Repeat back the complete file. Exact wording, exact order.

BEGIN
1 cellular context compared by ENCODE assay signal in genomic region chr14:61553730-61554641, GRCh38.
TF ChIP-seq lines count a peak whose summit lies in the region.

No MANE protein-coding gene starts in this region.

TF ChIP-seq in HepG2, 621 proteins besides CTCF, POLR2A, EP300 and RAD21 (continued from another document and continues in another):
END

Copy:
1 cellular context compared by ENCODE assay signal in genomic region chr14:61553730-61554641, GRCh38.
TF ChIP-seq lines count a peak whose summit lies in the region.

No MANE protein-coding gene starts in this region.

TF ChIP-seq in HepG2, 621 proteins besides CTCF, POLR2A, EP300 and RAD21 (continued from another document and continues in another):